Magazine article The Spectator

Pursuit of Love

Magazine article The Spectator

Pursuit of Love

Article excerpt


15, Key Cities

London River

12A, Key Cities

Leaving is a French film while London River is kind of French and although I don't really know what this has got to do with anything I do know the following:

they'll both put you through the wringer.

One (London River) will put you through it rather more than the other but, make no mistake, both will do the job, and it's best you are warned in advanced. No one likes being put through a wringer unexpectedly.

It can ruin your day. And make you late for work.

First, Leaving. This is the properly French film, set around Nimes, written and directed by Catherine Corsini and starring the bilingual Kristin Scott Thomas. Can you take your eyes off Ms Scott Thomas? You cannot. She has, I suppose, an almost cryogenic beauty plus a certain I-don't-know-what.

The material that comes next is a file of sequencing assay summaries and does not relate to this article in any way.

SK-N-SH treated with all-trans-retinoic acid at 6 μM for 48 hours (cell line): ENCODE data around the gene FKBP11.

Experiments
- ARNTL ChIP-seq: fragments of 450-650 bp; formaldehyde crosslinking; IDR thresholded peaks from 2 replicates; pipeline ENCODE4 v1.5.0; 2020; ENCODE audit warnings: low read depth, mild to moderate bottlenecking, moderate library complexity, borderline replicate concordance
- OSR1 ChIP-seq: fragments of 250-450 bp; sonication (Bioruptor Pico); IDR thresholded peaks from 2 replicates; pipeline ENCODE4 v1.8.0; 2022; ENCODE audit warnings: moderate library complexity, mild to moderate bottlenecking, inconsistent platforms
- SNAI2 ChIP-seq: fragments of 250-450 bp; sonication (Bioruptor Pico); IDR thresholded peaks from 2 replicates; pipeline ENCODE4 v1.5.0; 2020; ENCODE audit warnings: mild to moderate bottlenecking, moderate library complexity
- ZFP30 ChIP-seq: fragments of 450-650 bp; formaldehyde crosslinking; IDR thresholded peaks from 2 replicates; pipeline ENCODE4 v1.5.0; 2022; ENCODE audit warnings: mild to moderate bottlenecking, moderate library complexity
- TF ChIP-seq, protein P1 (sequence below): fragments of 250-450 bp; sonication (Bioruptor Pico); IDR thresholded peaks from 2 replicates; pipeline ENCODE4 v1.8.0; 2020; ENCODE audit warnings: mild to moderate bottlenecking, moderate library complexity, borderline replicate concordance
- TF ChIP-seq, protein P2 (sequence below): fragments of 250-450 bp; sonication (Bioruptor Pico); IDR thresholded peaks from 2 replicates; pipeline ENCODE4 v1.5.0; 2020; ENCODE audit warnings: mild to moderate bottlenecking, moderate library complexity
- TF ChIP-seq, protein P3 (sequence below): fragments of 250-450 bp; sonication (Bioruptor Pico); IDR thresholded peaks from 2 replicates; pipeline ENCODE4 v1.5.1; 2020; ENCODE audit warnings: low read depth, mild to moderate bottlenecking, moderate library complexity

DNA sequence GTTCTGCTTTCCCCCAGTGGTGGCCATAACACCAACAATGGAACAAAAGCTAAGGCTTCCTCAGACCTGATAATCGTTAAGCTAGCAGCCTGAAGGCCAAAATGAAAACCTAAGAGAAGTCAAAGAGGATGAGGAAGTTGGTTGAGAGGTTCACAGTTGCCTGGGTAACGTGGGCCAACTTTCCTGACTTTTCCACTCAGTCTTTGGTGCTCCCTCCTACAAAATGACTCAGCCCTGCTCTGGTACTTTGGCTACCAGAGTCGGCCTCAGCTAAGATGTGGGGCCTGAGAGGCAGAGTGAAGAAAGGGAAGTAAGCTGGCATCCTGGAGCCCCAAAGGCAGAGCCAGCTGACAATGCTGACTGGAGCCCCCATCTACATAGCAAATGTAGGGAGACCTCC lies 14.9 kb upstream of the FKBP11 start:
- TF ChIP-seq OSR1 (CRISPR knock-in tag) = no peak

(I dearly wish there were a neat, simple French phrase to encapsulate that I-don'tknow-what, but you can't have everything, I suppose. ) She plays Suzanne, mother of two and the wife of a well-to-do, well-connected doctor with whom she lives in one of those contemporary, glass, architect-designed houses that, in cinematic terms, are intended to spell out s-o-u-l-l-e-s-s but always look pretty damned fine to me. I could happily live without soul in a house like that. But she is bored, and taken for granted - aren't we all? At least you get a great house of it, love - and it all kicks off when she falls for the Spanish builder (Sergi Lopez) who comes to work on their shed. You can tell she has fallen for him when she takes his hand and puts it on her crotch. It's always a bit of a giveaway, and not something you should ever do in passing. (I tried it once with my postman and got into terrible trouble. He still won't look me in the eye, and posts our letters in really fast. ) This is a tale of passion, obsession, sex and how far Suzanne is willing to go in pursuit of her own desire. And it will put you through it, in spite of yourself, and in spite of it. This is an overwrought film, and it may even be a banal film - it is very Lady Chatterley - and yet I was drawn in and wrung out even though Suzanne isn't especially sympathetic. She treats her husband (Yvan Attal) like some Victorian, patriarchal villain and while he is boorish, doesn't he have the right to try to hang on to her? …

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